Hats off to the coursera guys and hat tip to wanderlust, I recently took up writing in the sciences by Prof Kristin Sainani. (I would highly recommend the website aka check it to know how good it is). This was partly for of non-availability of non-computer courses and partly for my labmate(s) and professor asking for constant report rewrites.
Prof. Sainani talks about how we make scientific literature difficult to read. About cutting down long phrases, substituting simpler words, using verbs for nouns, reducing jargon, basically get to the point already? My question is, can you really get a short story out of every research paper?
I have maintained for self-defense’s sake that creative writing and exam/report writing are not the same. In creative writing, you try to communicate an idea. You weave the story to let the other person fill in the details. Like a normal conversation, it is okay if the other person gets about 50% of what you have to say. The goal here is keep the reader engaged. Science on the other hand is exact. Research papers, more so. If one sentence is misinterpreted, if a protocol is not clearly etched out, the outcome might be completely different. We do not get synonyms to make jargon sound beautiful. AND we have space/time/attention constraints to explain every word to a noob in the field.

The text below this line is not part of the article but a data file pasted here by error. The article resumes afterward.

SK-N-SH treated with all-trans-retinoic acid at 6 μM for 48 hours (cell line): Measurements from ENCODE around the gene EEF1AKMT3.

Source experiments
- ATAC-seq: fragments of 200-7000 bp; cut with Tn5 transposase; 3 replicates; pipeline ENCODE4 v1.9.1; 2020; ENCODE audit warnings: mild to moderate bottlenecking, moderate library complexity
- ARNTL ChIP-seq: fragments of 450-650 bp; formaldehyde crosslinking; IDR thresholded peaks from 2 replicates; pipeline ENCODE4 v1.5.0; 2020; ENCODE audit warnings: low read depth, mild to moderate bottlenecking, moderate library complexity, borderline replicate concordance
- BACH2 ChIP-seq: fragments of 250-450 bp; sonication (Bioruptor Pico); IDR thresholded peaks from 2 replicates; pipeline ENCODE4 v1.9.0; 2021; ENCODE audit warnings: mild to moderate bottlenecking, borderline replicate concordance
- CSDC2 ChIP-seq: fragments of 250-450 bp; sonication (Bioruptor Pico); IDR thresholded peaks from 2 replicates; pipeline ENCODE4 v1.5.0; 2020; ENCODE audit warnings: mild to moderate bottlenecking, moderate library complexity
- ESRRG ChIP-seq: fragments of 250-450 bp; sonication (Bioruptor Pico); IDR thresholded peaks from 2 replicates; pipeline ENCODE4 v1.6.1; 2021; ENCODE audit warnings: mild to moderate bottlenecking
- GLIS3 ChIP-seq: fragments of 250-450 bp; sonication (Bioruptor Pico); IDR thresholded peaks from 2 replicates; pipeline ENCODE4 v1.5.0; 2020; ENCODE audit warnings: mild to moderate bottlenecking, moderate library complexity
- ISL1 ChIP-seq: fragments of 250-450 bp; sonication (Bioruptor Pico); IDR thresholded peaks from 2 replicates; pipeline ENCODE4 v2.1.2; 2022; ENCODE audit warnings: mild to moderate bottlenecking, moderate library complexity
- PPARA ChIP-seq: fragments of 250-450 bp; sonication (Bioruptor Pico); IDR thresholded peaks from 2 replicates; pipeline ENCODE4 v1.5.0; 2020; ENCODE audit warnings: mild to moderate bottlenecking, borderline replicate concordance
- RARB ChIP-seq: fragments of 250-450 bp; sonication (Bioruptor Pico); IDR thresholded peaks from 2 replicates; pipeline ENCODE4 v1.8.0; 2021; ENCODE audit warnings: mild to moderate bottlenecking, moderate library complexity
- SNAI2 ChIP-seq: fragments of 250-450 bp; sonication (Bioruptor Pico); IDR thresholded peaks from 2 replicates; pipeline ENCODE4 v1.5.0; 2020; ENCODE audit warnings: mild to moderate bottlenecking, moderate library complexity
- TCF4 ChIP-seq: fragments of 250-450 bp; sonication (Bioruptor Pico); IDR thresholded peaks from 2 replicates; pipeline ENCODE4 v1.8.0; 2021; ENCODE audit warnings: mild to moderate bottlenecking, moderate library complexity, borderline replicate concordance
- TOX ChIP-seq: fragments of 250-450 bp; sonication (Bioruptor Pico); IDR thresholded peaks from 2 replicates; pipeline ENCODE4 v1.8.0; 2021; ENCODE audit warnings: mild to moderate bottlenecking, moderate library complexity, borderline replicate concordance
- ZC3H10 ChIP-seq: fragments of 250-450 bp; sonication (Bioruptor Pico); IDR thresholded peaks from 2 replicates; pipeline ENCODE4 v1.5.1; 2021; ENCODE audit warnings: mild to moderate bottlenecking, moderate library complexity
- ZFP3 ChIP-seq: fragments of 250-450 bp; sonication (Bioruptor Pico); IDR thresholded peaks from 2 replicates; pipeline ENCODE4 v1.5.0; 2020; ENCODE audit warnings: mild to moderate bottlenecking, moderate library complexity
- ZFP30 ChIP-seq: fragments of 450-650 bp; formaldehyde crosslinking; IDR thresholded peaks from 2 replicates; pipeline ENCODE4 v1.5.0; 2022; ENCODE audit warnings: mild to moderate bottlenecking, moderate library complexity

How do you explain your work to your liberal arts roommate or your next-door labmate? Can we excuse a veteran professor for the fresher dozing off in his class? Is the Road Romeo allowed to be a nerd?
Most people say that science is boring – that it is too dry and too much mental effort. It is ridiculous, they say, the effort you put into these things which don’t register the senses. Does this have anything to with the way we talk about what we do in the lab? After all, desk-clerk’s job to file client information is equally specific. Where did we begin to err? Are scientists inherently bad communicators?
We could begin by rambling less and sticking to generalities. We could include humor and use day-to-day references instead of science jokes. And how about counting jargon in conversation.
Can we somehow combine creative writing and research paper writing? Can we have a normal research conversation? The true test is probably a creative writer easily writing a research paper.